That date came the following year and, having sold the family business, Ann and the children sailed from Liverpool on the steamship Tripoli and arrived in Boston, on August 30, 1869.

John was working as a supervisor at the wiremill, and he invested the money from the sale of his Darlington business in a smallholding, with acquiring four cows, four swine and 55 acres of land.

But working on the land was not for Timothy. In September 1875, spurred on to enlist by a poster in the local press, he chose a life that promised adventure and travel as a soldier in the revered 7th Cavalry.

He never told his parents of his intentions and just left, enlisting on September 21, 1875, at the Boston Recruitment Office, 6 Portland Street, Boston, Massachusetts.

Recruitment officer Lt Henry Lawton described Timothy as having "blue eyes, dark hair, a fair complexion, standing 5′ 6″ tall" and noted he had been previously employed as a labourer.

Underage to enlist, Timothy stated that he was aged 21 years and five months old rather than using his actual age of 18 years and five months.

After passing a basic medical examination, Timothy's journey took him from Boston to the Jefferson Barracks, St Louis, Missouri, for three weeks of basic military training.

He and a detachment of 150 other recruits then departed on October 14, 1875, for Fort Abraham Lincoln, Dakota Territory, where Timothy was assigned to Company F on March 2, 1876, under the command of Captain George Yates.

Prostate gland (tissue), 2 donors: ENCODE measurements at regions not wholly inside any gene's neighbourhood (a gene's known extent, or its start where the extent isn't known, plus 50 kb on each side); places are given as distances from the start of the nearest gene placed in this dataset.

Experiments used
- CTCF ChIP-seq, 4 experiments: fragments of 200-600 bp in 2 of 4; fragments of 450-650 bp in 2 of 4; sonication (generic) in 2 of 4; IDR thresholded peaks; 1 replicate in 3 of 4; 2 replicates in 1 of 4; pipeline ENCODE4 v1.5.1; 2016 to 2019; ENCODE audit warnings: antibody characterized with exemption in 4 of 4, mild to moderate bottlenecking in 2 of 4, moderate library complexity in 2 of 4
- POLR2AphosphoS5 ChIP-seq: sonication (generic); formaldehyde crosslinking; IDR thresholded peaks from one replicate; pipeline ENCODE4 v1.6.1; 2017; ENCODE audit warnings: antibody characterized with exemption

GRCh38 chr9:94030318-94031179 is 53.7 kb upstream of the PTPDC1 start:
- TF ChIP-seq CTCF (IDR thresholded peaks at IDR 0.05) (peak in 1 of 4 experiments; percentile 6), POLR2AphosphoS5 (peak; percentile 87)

Inadequate training, poor diet and lack of rest, for men and horses, prevented the 7th Cavalry from being a fully effective fighting force.

On June 25, 1876, the combined warriors of the Lakota (Sioux), Northern Cheyenne and Arapaho tribes, led by Sitting Bull and Crazy Horse, descended on the 7th on the banks of Little Bighorn River.

Of the 700 cavalrymen, 268 were massacred – including Timothy. His body, found in an area known as Deep Ravine, was one of the few which could be identified as many of the dead were mutilated by their enemy.

He was buried in a mass grave in Montana, South Dakota, although his name and place of birth and his role in Custer’s Last Stand are included on the family grave in Spencer, Massachusetts, ensuring that the name of the young boy from Darlington, who dreamed of adventure will live on forever.

“It has taken six years of intensive research in collaboration with fellow history buff Patricia Glennon, of Worcester, Massachusetts, and we were fortunate to have the opportunity to share research with other scholars in the US, Ireland and the UK including Peter Russell, author of Men with Custer, to finally bring the story of Timothy Donnelly to life in To Ride With The 7th,” says Patrick.